I’m at another pause in my days; this usually happens in May and June as things slow towards the hot languid pace of summer. I don’t know what to do with myself, especially given that I’m not often called upon to mother my sons. They are so independent, each in their own way. Rising while I float. I guess I’m reflecting a little, considering where I am and where I want to go. I know that my journey is still a path parallel to my boys, winding around them but still separate.
I’m thinking of writing a new book, which springs from stuff I’ve learned after writing Dirt. In Dirt, the best part of the book was Nick, the teenager based on Nat. I tried to be inside Nick/Nat’s head, I tried to be him in order to make his character real. I wanted a character who had full-blown autism, because as most of my readers know, full-blown autism still means full personality/personhood, and yet so few people realize this. I do, because I’ve lived with Nat since his conception, February 14, 1989. That night, after a Valentine’s Day Thai dinner, and after love, I saw this star burst in my mind, in the dark. That was Nat.
I wouldn’t say he was a mystical child, but I will say that he was my firstborn, and therefore utterly special because before him there were none. Thoughts of his earliest days fill my heart with the most tender pain, which comes from slicing open delicately the flesh of your life to make room for this new one.
The fact of our connection is the mystical thing, the wonder of my life. I want to write about that, but especially I want to write about what happened to Nat himself. I’m thinking that this book will be Nat’s story — it has to be a novel because it is imagined — but it will be born of my connection to Nat, and his words, to whatever degree possible. I haven’t always felt connected to Nat, and I guess that’s because for his first 10 years I was afraid of him. Not constantly, but it perforated my relationship with him, shot it through with holes. I was learning, and learning isn’t easy. So it wasn’t until I had that epiphany that day, when he was 12 and just horrible, and I was tickling him, poking him because he was fake-laughing and being so annoying, that I didn’t know what to do, so I just acted without thinking. No shield of thought going up, no adult analysis; just a natural reaction to an annoying kid you love. That moment, when our eyes met and we were suddenly laughing together at the same fun thing — our play fight — there was another star burst, and I knew that he was mine, really mine. No more fear.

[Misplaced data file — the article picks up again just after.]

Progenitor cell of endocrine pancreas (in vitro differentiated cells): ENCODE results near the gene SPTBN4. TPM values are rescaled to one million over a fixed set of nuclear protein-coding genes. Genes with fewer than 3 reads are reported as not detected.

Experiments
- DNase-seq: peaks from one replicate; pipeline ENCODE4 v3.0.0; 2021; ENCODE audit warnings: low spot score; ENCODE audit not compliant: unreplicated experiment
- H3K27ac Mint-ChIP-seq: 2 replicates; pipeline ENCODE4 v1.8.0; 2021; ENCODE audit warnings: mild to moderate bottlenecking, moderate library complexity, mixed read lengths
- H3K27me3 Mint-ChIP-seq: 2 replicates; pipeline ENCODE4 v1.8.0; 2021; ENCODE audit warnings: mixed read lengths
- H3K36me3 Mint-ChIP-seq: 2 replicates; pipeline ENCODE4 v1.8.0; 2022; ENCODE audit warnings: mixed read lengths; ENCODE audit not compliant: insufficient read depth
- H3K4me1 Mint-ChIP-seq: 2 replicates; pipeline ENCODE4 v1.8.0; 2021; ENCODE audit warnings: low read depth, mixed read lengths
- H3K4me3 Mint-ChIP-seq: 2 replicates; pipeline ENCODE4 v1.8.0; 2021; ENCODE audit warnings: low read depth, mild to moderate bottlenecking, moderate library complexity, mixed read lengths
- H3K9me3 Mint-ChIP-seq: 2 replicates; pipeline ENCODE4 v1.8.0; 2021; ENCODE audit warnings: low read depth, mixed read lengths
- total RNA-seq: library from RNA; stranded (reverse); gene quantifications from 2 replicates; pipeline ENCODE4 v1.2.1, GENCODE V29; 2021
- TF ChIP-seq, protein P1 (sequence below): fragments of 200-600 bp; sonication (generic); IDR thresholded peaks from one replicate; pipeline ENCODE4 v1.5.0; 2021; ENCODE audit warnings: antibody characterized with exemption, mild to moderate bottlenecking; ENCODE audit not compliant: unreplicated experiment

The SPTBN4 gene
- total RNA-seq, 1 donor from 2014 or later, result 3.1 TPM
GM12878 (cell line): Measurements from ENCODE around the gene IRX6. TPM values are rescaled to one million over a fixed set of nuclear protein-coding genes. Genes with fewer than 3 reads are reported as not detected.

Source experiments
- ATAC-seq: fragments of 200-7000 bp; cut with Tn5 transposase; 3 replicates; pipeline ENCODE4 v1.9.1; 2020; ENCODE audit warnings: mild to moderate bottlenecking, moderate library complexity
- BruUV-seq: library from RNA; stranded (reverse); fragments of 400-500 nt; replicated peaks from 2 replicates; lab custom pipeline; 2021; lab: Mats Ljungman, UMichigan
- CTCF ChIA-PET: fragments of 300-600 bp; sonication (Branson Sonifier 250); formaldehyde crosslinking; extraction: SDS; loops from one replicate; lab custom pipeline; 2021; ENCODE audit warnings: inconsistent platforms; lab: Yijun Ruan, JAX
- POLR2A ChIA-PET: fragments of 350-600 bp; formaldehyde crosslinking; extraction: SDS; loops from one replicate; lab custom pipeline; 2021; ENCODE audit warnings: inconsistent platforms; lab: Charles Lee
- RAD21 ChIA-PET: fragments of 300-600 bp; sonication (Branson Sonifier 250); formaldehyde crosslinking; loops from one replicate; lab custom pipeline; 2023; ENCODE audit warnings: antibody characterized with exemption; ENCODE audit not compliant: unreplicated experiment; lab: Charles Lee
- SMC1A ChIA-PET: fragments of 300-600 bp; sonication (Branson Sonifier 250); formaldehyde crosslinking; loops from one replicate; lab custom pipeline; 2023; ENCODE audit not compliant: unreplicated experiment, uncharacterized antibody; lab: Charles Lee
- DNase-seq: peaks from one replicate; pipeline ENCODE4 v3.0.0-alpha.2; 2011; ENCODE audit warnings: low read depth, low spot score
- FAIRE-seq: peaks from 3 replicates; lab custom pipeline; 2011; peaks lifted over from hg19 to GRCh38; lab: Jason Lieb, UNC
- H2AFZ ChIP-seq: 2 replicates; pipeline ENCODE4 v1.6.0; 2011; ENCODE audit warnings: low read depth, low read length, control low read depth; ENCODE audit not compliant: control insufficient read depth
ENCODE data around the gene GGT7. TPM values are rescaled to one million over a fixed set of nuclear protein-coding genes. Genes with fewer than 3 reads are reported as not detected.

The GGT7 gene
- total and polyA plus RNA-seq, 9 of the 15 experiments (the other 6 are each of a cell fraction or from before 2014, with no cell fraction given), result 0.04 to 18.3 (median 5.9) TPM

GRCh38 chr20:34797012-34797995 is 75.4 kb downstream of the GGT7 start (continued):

The years they are a-flyin’ and I find I am an Old Mom, and my sons are growing-grown. There is a distance again that I feel with Nat (and Max) as men; Ben as an emerging man. There is just this maleness they exude that gives me pause. It’s funny to think that now although there is distance there is no fear, no sadness. It is just another tender pang that I feel for them as I hang here, and they climb skyward towards their zenith, my three stars.